30 and soil from the outside of the sampling tool as the latter is retracted from the
pilot bit thus keeping the interior of the pilot bit clear of extra soil which could
cause problems with the bit re-closing and re-sealing. In the preferred

~A21 15004




embodiment of the invention, the pilot bit is provided with a two part pivoted
closure arrangement which is constructed in _-uch a manner as to require only
a 45 tilt of the closure members when the sampling tool passing through the
closure arrangement. This prevents crowding of the borehole wall.
In summary, the present invention provides a pilot bit for use with an
auger bit in an auger bit assembly secured to the downhole end of tubular drill
stem for drilling boreholes in earth formations, the pilot bit comprising a
tubular pilot bit body having a downhole end and an upper end at the axially
opposite end of the body, the body being dimensioned to be telescopically
received within an axial bore of an auger bit and being releasably connectable
to the auger bit against axial and angular displacement, an axial throughbore
extending through the body for telescorically rece;ving an earth sampling tool,
closure means secured to the downhole end of the pilot bit for opening and
closing the throughbore, and pilot bit cutting teeth secured to the closure
means, the closure means being movable between an open position removed
from the throughbore to permit p~cs~ae of a sampling tool through the pilot
bit into an earth formation and a closed position whereat closure means seals
the throughbore and the pilot bit cutting teeth are disposed for cutting into anearth for",alion upon rotation of the pilot bit.
BRIEF DESCRIPTION OF THE DRAWINGS
These and other features of the invention will become more apparent
from the following descri~.lion in which refere"ce is made to the appended
drawings wherein:
FIGURE 1 is a longitudinal cross-sectional view taken through the cutting bit
assembly according to a preferred embodiment of the present invention,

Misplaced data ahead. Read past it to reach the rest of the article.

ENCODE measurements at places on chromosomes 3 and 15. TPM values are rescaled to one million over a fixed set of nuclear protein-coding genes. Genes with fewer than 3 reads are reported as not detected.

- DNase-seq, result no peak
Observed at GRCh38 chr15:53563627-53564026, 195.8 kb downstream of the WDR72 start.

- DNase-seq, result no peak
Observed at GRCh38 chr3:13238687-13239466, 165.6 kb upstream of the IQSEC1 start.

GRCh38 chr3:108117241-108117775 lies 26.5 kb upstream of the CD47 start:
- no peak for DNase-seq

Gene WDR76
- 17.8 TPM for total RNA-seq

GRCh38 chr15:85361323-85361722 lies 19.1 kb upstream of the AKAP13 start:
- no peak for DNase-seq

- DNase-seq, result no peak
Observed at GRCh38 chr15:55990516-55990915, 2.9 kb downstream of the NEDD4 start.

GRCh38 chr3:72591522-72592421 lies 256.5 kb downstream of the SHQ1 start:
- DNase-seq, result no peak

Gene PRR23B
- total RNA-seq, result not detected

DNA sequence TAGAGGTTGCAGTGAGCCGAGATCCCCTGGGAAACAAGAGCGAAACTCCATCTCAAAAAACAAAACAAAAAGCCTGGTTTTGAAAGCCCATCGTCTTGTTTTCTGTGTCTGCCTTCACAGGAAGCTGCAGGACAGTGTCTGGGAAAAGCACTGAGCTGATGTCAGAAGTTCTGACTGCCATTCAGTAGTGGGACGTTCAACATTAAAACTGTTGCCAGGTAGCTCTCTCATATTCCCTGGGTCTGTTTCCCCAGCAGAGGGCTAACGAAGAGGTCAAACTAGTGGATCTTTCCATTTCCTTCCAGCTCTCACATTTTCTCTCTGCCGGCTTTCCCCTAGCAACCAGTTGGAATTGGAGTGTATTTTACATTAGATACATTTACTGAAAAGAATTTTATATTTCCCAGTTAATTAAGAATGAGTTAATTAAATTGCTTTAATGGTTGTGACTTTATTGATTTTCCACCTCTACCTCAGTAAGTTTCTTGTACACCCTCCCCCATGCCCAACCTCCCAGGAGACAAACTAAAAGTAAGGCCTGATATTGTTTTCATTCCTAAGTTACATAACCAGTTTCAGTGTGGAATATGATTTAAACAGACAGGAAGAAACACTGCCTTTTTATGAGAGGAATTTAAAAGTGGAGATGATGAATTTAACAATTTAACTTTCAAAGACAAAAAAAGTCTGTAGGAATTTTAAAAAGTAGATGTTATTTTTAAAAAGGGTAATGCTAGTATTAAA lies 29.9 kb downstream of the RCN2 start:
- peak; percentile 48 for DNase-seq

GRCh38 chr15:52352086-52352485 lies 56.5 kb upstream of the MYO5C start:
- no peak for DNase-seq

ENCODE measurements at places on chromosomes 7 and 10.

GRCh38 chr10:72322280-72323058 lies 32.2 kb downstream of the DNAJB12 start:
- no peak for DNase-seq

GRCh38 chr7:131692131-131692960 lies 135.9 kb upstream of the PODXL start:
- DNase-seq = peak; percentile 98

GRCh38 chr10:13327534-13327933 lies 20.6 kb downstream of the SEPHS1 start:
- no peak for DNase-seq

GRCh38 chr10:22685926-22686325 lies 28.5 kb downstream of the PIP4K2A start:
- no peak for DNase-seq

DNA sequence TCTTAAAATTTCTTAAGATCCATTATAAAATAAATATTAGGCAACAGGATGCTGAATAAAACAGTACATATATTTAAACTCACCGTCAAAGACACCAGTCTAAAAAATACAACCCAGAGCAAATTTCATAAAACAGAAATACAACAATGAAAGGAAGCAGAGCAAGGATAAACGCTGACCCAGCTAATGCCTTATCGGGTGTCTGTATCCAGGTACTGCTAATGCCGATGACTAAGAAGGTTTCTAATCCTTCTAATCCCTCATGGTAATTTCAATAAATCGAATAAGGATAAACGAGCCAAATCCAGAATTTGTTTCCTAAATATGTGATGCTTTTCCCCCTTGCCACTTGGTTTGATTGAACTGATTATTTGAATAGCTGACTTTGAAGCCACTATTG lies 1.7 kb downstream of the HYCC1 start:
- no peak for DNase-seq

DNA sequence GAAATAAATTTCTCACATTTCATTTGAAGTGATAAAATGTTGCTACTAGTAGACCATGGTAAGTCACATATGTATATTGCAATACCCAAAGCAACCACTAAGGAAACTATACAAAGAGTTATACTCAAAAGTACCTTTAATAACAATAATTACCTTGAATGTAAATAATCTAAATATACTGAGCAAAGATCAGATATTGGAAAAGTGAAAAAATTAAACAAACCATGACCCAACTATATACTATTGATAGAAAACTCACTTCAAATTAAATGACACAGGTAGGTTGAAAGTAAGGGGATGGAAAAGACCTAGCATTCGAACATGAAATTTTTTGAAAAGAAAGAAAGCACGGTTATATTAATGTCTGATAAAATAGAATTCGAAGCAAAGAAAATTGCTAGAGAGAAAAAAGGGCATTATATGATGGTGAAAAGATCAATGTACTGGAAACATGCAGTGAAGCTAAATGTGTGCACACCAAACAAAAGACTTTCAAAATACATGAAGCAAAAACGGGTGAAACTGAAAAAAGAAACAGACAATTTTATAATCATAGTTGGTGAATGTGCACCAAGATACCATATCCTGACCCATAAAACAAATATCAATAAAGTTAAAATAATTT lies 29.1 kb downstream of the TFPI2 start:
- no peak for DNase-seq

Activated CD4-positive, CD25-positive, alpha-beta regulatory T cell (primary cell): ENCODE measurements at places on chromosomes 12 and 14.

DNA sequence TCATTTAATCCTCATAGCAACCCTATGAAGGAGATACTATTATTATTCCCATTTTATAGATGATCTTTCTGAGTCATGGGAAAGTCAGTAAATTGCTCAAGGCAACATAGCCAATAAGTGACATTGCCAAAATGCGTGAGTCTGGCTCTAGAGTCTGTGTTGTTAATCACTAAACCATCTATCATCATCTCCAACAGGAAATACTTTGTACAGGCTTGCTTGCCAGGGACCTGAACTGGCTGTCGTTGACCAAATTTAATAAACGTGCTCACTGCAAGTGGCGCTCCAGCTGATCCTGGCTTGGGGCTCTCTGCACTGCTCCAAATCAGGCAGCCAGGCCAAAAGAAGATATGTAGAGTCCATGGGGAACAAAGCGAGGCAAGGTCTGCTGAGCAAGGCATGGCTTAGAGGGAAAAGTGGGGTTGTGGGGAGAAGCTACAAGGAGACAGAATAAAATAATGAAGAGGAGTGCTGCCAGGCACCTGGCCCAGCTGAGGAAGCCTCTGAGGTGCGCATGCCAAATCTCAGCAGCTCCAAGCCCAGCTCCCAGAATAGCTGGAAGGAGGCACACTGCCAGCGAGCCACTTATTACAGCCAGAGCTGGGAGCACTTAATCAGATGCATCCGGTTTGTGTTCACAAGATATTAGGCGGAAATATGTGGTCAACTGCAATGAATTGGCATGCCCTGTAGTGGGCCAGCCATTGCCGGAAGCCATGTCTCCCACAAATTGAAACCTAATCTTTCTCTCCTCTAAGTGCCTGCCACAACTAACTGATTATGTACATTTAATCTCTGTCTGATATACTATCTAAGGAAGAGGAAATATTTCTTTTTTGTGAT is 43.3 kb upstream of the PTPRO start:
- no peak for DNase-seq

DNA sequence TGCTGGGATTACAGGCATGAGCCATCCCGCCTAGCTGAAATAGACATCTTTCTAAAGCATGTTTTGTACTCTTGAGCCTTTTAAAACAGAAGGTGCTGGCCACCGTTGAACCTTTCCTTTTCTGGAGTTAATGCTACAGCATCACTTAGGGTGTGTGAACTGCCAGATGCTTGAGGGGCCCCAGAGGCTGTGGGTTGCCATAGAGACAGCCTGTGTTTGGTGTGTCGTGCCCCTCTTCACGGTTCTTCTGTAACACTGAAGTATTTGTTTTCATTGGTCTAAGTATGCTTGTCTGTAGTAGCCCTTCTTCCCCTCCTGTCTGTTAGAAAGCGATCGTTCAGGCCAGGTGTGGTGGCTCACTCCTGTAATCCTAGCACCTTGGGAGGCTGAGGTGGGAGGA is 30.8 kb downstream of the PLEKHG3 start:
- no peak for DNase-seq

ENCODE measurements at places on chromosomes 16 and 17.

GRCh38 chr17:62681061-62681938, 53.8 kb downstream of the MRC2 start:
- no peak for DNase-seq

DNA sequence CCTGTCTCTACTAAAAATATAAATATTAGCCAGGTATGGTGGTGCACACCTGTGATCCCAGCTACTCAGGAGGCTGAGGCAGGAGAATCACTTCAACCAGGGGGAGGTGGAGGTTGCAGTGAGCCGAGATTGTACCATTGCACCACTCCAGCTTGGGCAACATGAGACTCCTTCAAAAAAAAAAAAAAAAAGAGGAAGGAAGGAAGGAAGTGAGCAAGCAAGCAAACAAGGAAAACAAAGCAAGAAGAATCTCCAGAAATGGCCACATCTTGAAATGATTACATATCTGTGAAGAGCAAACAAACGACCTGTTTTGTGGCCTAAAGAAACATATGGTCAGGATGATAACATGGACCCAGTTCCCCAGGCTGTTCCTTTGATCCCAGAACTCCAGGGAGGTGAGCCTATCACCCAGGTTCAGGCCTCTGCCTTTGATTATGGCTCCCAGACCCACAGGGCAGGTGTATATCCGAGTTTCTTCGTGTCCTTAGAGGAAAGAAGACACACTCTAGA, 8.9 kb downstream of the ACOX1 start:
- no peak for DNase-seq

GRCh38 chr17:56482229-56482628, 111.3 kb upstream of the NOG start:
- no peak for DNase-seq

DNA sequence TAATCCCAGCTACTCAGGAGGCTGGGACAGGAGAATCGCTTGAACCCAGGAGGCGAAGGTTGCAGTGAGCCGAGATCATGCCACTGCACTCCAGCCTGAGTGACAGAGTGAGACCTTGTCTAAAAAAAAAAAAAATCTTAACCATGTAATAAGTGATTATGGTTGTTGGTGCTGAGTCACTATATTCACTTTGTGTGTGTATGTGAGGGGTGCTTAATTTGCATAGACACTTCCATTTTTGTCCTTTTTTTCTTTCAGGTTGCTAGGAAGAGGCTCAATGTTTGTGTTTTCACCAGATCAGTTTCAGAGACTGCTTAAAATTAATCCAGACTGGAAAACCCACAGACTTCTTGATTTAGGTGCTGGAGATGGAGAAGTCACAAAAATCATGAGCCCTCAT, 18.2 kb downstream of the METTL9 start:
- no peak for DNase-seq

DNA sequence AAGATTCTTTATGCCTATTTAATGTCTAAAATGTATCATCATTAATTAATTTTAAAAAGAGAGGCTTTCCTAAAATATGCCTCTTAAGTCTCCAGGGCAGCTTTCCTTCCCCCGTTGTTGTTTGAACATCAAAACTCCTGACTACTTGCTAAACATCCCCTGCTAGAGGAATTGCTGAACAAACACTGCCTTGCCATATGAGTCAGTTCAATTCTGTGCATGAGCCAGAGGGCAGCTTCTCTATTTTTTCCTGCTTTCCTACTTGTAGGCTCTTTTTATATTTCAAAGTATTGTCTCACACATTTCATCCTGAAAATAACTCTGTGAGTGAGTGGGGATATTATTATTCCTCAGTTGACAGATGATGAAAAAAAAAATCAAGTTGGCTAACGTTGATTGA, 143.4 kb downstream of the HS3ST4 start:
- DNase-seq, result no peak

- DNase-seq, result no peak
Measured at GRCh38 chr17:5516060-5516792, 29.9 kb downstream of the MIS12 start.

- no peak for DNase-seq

in which the asse"lbly is in the drilling position at the bottom of a
borehole, the pilot bit latch mechanism is disengaged from the outer
auger bit and engaged with a retrieval tool and the pilot bit closure
means is in a drilling position;

- ~A21 15004




FIGURE 1a is a broken cross-sectional view through a portion of the upper
reduced diameter portion of the auge. bit and the bot~m end of a drill
pipe to illustrate one manner in which the two members can be secured
together;
FIGURE 2 is a partial, longitudinal cross-sectional view taken along lines 2-2
in FIGURE 1, excluding the borehole and showing only a portion of the
latch mechanism;
FIGURE 3 is a longitudinal cross-sectional view, similar to that of FIGURE 1,
but illustrating the latch mechanism in an auger bit engaging position
and a sa",pli.,g tube telescopically inserted into and through the pilot
bit and, thus, with the closure means in its opened position;
FIGURE 4 is a bottom view of the auger bit asse"lbly;
FIGURE 5 is a side elevational view of the main body portion of the pilot bit
illustrating upstanding lugs at the upper end for engagement with the
latch l.,ecl,anisrn, keyways in the outer cylindrical surface and holes in
the bottom end for receiving closure means pivot pins;
FIGURE 6a is a front elevational view of a closure member accordi,lg to the
prefer,ed embodiment of the present invention;
FIGURE 6b is a side elevational view of the closure member illustra~ed in
FIGURE 6a;
FIGURE 6c is a cross-sectional view of the closure taken along line 6c-6c of
FIGURE 6b;
FIGURE 6d is a plan view of the closure member illustrated in FIGURE 6a;
FIGURE 7 is a top view of the auger bit assembly illustrated in FIGURE 1,
illustrating the octagonal shape of the reduced diameter portion of the
auger bit, the inner bore of the auger bit, the throughbore of the pilot
bit and the pair of opposed latching members;
FIGURE 8 is a elevational view of a latch member;
FIGURE 9 is a bottom view of the pilot bit main body according to the
prer~:r,ed embodiment of the invention illustrating the throughbore and
the square recess and radial channels for receiving the throughbore
closure members;

- C A2 1 1 5004




FIGURE 10 is a longitudinal cross-sectional view according to another
embodiment of the present invention in which there is-provided a
bushing in the pilot bit for accommodating sampling tubes of smaller
diameter than the sampling tube diameter for which the pilot bit was
originally designed; and
FIGURE 11 is a side elevational view of a pilot bit retrieval tool.


DESCRIPTION OF PREFERRED EMBODIMENT
Reference will now be made to FIGURES 1-9 which illustrate a preferred
embodiment of the auger bit assembly, generally designated by rerere"ce
numeral 10, of the present invention.
By way of overview, the auger bit assen~L ly is detachably secured to the
bottom end of the lowermost pipe of a- conventional drill string formed by drillpipe connected together in end-to-end relation. The auger bit assembly is